Carnival sideshows, train robbers and mummies all have an inevitable draw. But in this thoughtful account of one iconic American outlaw, journalist and poet Svenvold uses these topics to examine a deeper issue: the origin of American entertainment obsessions. With a languorous storyteller's flair, Svenvold thoroughly teases out the story of Elmer McCurdy, a "screw-up and ne'er-do-well bandit bungler who had accidentally achieved fame long after death." McCurdy's "pathetic, nine-month crime spree" of attempted train robberies-long after the end of the great era of train robbers-opens this well-drawn story, which focuses more on McCurdy's afterlife, when his mummified body was passed from traveling circus to wax museum to its final resting place, a graveyard in Oklahoma, where the body of the outlaw, who had become larger than life, was ultimately transformed into a "site, a locus, a mirror of the fantasy life of an American public." The account becomes a meditation on fame and death and our nostalgia for the romantic myth of the American West. Svenvold pays homage to and expands on his predecessors' work-Richard Basgall's The Career of Elmer McCurdy, Deceased and a BBC documentary-offering rich treatments on everything from circus life to care of cadavers. While he may not be the first to offer the facts of this wonderfully bizarre story, Svenvold's evocative treatment will lure in anyone looking for a well-spun tale. (Nov. 1) Copyright 2002 Cahners Business Information.
Library Journal
Poor Elmer McCurdy. After this comically inept, would-be train robber met a violent end in a shootout in 1911 Oklahoma, his corpse was embalmed with arsenic and began a decades-long second career as a sideshow attraction and Z-movie film prop. McCurdy's unique course through the American entertainment industry has attracted some interest in the past (Richard J. Basgall's The Career of Elmer McCurdy, Deceased). This grim but quirky tale of a man denied any dignity in life or death is considerably enlivened by poet Svenvold's picturesque and often humorous prose describing the history of the "Oklahoma Outlaw's" place in campy nostalgia. However, the thread of McCurdy's interesting journey is regularly lost among forays into such diverse topics as Douglas MacArthur's early army career and Osage Indian land rights. As a result, the reader soon feels as if the ticket were paid for but that there was nothing under the big top. For a similarly themed choice, consider Michael Paterniti's Driving Mr. Albert: A Trip Across America with Einstein's Brain. Recommended for libraries with large American studies collections. Elizabeth Morris, Otsego District P.L., MI Copyright 2002 Cahners Business Information.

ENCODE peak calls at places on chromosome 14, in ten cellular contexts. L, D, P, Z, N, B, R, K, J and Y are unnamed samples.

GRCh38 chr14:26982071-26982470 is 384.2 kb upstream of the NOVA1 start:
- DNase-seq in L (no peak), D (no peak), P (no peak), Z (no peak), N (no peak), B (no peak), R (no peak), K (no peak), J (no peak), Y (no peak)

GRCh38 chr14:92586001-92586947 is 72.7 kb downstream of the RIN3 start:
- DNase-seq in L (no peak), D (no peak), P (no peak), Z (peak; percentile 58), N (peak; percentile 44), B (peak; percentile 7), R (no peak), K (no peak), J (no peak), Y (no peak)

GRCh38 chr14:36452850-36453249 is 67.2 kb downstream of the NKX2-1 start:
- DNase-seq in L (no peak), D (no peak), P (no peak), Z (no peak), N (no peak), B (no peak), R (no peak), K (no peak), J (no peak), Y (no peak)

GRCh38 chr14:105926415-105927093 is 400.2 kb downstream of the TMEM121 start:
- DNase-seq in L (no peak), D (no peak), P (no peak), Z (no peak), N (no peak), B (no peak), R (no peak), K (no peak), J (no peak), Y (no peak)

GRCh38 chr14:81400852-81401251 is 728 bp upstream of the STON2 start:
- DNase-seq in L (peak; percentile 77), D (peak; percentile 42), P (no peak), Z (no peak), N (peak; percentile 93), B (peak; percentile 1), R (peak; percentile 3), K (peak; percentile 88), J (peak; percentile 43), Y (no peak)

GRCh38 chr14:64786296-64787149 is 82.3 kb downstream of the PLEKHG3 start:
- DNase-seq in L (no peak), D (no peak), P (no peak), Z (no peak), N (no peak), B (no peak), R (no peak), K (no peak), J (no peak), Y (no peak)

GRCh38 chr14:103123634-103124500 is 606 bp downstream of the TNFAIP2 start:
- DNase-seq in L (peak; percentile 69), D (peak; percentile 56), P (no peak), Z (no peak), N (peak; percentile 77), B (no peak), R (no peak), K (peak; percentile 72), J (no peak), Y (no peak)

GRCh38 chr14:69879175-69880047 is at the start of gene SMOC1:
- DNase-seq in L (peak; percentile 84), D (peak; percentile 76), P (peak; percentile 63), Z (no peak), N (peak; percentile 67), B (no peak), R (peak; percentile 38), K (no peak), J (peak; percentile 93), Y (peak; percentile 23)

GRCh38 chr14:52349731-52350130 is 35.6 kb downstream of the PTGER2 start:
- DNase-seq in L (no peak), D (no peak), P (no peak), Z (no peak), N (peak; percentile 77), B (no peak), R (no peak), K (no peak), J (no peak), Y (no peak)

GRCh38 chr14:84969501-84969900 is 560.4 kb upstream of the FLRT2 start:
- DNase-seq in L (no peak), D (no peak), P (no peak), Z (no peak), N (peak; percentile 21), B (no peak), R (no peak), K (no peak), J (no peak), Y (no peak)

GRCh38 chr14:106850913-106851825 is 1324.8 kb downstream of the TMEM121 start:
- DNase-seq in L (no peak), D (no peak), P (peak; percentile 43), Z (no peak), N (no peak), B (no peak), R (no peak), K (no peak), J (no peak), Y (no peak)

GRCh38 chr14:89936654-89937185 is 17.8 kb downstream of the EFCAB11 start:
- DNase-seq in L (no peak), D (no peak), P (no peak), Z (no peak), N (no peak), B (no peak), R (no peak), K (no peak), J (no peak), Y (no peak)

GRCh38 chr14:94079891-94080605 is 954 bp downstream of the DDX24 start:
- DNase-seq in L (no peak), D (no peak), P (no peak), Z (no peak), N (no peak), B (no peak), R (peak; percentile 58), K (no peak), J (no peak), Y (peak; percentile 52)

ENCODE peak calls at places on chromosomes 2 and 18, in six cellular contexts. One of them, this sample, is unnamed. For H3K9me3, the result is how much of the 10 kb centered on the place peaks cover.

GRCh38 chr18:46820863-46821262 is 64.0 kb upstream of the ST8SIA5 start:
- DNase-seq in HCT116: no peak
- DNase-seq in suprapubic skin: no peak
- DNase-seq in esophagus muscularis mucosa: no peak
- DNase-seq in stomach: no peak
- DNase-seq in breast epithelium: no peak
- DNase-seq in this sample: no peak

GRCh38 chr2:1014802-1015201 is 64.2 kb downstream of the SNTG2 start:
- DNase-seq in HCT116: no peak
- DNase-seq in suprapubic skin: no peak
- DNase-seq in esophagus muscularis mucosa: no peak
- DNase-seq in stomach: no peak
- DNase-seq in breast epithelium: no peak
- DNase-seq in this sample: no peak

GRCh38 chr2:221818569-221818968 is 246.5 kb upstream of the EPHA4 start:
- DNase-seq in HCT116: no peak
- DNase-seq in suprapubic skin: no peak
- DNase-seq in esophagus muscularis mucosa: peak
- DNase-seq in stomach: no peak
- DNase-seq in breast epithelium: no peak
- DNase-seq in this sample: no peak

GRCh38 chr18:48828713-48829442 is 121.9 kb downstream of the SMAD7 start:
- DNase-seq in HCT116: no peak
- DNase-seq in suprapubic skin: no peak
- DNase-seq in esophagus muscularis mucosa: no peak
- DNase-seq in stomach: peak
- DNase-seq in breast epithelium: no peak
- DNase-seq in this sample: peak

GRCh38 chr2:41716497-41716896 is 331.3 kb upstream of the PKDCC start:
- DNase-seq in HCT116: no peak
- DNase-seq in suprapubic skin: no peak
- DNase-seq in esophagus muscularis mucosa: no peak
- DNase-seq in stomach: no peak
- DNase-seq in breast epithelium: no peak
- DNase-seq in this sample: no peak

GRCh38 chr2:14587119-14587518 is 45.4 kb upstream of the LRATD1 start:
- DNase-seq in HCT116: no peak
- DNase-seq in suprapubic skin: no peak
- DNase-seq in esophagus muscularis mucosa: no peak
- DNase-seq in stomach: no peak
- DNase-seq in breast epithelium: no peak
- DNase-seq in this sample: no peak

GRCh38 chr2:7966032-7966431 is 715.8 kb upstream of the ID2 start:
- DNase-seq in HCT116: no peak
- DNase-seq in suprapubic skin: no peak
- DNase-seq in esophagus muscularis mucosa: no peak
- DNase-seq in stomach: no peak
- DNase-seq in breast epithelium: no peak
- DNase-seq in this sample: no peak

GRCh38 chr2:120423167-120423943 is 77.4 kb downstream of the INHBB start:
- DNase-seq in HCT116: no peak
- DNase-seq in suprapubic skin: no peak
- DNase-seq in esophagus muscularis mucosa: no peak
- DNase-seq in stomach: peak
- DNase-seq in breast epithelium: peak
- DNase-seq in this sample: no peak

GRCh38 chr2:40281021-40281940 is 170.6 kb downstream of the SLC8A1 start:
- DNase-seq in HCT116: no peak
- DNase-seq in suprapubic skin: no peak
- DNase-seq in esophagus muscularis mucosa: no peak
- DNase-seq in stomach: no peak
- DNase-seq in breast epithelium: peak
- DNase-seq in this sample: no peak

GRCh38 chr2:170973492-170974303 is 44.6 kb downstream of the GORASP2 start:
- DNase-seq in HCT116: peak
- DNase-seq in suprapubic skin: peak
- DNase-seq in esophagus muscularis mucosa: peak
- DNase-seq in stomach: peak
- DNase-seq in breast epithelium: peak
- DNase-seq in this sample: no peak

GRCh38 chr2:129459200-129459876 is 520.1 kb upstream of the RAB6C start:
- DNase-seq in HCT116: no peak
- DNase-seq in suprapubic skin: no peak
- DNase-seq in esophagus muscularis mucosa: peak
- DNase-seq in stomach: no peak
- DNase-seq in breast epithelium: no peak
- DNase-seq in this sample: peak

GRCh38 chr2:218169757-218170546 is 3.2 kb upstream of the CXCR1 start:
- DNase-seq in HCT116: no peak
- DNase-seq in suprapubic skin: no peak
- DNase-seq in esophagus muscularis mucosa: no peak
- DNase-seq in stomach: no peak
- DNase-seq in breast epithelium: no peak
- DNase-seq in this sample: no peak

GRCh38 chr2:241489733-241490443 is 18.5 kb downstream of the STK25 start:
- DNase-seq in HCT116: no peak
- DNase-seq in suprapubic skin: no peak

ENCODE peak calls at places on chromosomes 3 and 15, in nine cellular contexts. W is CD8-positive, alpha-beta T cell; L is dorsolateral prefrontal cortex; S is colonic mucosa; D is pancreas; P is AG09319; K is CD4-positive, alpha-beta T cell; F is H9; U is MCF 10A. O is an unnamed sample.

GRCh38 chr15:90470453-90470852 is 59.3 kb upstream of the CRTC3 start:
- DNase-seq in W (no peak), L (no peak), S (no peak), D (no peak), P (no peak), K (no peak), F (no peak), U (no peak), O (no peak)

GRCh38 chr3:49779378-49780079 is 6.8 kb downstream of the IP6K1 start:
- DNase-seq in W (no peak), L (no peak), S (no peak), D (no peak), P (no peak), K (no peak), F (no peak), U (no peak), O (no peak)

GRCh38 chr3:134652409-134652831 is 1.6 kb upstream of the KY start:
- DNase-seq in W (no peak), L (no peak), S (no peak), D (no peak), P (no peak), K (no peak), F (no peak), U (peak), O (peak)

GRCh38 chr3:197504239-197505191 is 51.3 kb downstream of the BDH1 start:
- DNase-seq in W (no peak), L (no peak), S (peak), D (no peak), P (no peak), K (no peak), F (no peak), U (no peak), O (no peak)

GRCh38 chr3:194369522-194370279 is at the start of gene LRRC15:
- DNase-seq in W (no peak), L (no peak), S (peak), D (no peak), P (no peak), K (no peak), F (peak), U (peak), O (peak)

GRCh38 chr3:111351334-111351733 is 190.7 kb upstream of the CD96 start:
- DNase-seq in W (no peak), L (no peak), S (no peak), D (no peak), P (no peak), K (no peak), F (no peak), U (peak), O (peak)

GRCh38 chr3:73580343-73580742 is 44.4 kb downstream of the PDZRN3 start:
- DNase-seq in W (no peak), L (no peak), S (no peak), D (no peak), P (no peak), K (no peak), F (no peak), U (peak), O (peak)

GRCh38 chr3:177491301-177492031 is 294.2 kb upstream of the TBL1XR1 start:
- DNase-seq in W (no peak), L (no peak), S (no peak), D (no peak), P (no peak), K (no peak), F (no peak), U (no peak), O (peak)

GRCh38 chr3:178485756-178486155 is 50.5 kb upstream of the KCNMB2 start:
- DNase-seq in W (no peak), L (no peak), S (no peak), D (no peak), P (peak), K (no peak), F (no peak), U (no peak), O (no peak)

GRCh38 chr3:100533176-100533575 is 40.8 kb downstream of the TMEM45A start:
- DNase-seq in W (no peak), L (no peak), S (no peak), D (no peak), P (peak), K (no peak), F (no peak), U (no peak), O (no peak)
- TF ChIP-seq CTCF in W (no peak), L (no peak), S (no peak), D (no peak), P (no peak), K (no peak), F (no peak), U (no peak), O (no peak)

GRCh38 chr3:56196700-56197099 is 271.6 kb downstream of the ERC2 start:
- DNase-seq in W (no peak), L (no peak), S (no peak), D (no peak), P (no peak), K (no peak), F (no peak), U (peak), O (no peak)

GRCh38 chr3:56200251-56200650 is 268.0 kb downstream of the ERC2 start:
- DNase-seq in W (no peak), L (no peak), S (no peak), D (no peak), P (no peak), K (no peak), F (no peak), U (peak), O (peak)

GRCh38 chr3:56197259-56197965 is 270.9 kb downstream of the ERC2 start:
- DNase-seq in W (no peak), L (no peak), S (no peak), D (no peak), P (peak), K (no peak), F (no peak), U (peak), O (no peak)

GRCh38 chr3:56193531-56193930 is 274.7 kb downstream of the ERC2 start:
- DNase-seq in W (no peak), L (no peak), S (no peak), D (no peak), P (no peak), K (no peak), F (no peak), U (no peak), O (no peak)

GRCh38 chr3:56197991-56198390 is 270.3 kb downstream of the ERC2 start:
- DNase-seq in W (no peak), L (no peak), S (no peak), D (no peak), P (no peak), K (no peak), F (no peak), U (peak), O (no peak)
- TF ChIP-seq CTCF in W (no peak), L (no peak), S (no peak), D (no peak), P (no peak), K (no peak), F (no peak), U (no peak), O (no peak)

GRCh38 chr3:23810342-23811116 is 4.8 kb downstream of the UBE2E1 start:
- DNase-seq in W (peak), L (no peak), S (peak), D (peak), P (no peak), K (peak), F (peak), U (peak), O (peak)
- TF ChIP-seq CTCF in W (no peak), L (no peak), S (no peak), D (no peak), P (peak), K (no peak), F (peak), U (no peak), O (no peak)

Kirkus Reviews
Like Elvis, Elmer McCurdy pursued a lively theatrical career long after he died. A feckless western outlaw who was killed in 1911, he was finally interred in a Boot Hill grave 66 years later. His story, still a cult cowboy saga, is told anew by Svenvold (Soul Data, 1998), a poet turned earnest reporter. The fabled highwayman-his name, without reason, is sometimes linked with Butch, Sundance, the Daltons and the James boys-was an inept train robber, spectacularly unsuccessful in his few bumbling forays against decent folk. From his native Maine, the young man went west in search of somebody's fortune. In the Army there, he almost learned the rudiments of demolition. After discharge from Ft. Leavenworth, discovered in St. Joe lugging burglar's tools, he was jailed briefly. He held up a train thought to be carrying abundant cash, though it yielded little more than a few bottles of rot-gut. McCurdy, 31, was soon killed by a posse. That's just the start of his story. Dead, he entered showbiz. The undertaker kept his body for display, and the mummified remains eventually toured the country in sideshows. In time, employed by entertainment's bottom-feeders, the mummy went to Hollywood to appear in exploitation flicks. Finally, he-or it-was discovered in a defunct amusement park, painted in Day-Glo and falling apart. Even now, his grave is visited by ballyhoo. The story has been told before, but Svenvold brings a poet's touch to the western mythopoeia. Some of his topics are barely relevant, like a sketch of Douglas MacArthur; others are more germane, like a medical examiner's work or the carney world. With frequent imaginings and surmises, Svenvold conducts a literary séance, using hints andclues to conjure the spirit of McCurdy. Doing so, he presents a decidedly entertaining chunk of American pop culture. R.I.P., Elmer McCurdy. Author tour

Product Details

ISBN-13:
9780465083480
Publisher:
Basic Books
Publication date:
09/26/2002
Pages:
320
Product dimensions:
5.95(w) x 8.52(h) x 1.19(d)

Meet the Author

Mark Svenvold has published two poetry collections. Soul Data, his second collection, won a Discovery/The Nation award in poetry. His nonfiction has appeared in Harper's Bazaar and elsewhere. He lives in New York City.